How to Prepare for the Fire Assessment Center, Demo with Chief Freddie

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Steps to take for promotion

Kastros (2006) suggested many knowledge, skills, and abilities (KSAs) to being an excellent officer. According to Kastros (2006) listed some notable KSAs:

  • Oral communication skills
  • Interpersonal skills
  • Written communication skills
  • Motivation skills
  • Delegation skills
  • Empowerment skills among others

From the start, listen to current officers and how they handle themselves on fire and EMS calls. Pay close attention to how they set things up and request additional resources. All advice given that is right, please listen, and all information that is negative listen but do not act on it, however, use it as a motivation of what to not tell your future subordinates.

  • Seek out websites to help guide your thinking such as:
  • Consider the use of affirmations.
  • Take a public speaking class.
  • Consider meditation and visualization.
  • Study, Study, and Study.
  • Train, Train, and do more training.
  • Download all possible fire related apps in existence to your cellphone or tablet that you can afford.
  • And of course ask your current supervisors for help.


Xu (2013), stated three reasons to get a fire science degree and the importance of education in advancement through the ranks of the fire service. I have first-hand experience in the promotional process. I was quickly promoted from the rank of Private to Captain within a five year period. My promotion from Sergeant to Lieutenant took as little as 15 months. For the rank of Captain, I was promoted within a three year period only because the testing process didn't happen as fast. I scored within the top 10 on all of my promotional exams. For Sergeant #9 out of 100 plus candidates, Lieutenant #3 out of 60 candidates, and finally for Captain #1 out of about 28 candidates.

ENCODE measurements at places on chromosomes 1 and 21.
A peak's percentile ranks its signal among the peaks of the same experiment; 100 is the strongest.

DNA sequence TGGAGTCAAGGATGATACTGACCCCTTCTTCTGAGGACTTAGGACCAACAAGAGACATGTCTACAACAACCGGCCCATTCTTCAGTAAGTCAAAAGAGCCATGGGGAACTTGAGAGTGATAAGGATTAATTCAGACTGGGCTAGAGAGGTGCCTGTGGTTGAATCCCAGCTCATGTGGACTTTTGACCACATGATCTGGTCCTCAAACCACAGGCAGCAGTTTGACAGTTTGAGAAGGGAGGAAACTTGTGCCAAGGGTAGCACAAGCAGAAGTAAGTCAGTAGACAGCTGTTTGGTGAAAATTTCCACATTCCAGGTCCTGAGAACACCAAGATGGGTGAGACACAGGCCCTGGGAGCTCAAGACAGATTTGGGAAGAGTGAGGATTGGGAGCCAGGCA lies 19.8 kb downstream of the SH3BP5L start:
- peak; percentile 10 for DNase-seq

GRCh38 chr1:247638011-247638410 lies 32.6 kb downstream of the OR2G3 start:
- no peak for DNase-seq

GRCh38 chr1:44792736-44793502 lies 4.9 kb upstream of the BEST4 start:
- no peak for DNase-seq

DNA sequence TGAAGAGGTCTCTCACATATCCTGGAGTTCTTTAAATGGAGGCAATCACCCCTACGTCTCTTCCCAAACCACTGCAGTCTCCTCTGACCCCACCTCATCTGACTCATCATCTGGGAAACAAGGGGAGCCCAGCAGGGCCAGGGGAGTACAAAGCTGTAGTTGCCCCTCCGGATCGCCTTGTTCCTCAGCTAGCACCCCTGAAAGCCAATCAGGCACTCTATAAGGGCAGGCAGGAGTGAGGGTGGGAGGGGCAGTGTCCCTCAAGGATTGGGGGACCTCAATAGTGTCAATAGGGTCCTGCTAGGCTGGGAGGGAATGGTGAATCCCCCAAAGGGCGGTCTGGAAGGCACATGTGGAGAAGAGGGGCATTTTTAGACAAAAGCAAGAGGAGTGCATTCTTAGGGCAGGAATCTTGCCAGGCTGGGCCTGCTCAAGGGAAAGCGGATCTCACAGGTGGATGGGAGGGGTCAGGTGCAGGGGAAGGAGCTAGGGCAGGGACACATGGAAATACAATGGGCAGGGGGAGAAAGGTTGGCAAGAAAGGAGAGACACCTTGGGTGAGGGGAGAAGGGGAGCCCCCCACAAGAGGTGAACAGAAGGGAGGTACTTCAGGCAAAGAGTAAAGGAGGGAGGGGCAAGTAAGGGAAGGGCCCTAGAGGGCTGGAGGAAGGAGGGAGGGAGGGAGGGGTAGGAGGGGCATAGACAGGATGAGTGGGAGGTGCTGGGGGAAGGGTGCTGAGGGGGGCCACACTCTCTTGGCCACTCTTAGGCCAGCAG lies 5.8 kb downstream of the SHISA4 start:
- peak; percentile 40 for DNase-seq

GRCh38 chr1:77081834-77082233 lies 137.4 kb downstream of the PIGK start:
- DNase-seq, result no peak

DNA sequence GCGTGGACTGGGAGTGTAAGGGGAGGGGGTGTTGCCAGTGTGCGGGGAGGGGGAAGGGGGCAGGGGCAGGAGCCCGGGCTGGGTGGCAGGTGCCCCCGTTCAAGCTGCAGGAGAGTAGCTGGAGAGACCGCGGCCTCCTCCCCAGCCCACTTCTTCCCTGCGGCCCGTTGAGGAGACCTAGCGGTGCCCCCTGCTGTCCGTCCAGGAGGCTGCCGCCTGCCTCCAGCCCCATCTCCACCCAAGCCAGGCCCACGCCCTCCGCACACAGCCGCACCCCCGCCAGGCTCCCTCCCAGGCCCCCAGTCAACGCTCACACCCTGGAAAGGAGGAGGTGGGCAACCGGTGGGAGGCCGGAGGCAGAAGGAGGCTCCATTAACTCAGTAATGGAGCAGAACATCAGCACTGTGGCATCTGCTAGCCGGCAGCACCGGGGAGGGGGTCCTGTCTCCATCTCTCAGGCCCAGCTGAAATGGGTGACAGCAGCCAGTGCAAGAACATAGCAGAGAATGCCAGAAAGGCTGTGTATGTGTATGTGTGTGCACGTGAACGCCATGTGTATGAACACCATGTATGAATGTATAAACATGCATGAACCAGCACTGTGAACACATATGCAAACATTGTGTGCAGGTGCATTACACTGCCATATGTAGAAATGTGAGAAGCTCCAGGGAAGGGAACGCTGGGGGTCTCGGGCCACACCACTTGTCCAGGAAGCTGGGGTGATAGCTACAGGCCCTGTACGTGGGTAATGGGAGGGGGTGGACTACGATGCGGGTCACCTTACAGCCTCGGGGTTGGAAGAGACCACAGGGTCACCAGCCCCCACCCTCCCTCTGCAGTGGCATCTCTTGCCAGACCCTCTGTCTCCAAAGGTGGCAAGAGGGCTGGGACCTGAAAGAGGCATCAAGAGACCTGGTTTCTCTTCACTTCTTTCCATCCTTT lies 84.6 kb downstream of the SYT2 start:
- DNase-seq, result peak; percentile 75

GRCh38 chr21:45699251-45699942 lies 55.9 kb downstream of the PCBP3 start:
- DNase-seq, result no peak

I have certain techniques that I use listed in this article and others I keep to myself. However, feel free to email me at for more information, and I will be willing to share my experiences through the promotion process. One thing to note that I did for every single promotional process is that I never stayed home the night before the exam. I've always stayed in a hotel the night before, and it has become a ritualistic tradition for me, and it has proven to be successful. Sometimes the family gets in the way, and a clear mind that's well rested can take a person a long way throughout a promotional process. Hopefully, the tips to getting promoted will find you successfully someday. Remember to Train to master your craft, Educate yourself, and Listen to your supervisors (the good ones).

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Kastros, A. (2006). Mastering the fire service assessment center. Tulsa, OK: PennWell Corporation.

Xu, E. (2013). 3 Reasons a fire science degree is worth it. Retrieved from


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    • Akwasi Maru profile imageAUTHOR

      Akwasi Maru 

      4 years ago from Macon, Georgia

      Thanks, you were a great listener. I knew you was going to get promoted.

    • profile image


      4 years ago

      Excellent written article!!! I've used your tips that you've provided through email at an earlier date. Thanks to your training I was recently promoted to Sergeant. One thing I've learned from your training is that I'm responsible for my own destiny.

    • Akwasi Maru profile imageAUTHOR

      Akwasi Maru 

      4 years ago from Macon, Georgia

      Thanks Shaun!

    • profile image


      4 years ago

      Great stuff I actually applied some of these same techniques. By staying the course and using the process above I was promoted from the rank of Lt. to Battalion Chief. I bypassed the rank of Captain. I truly believe that everyday you report for duty you should be preparing yourself for where you want to be. I remember in my closing statement of my Chief's interview telling the Fire Chief (You must know where you're going long before you get there).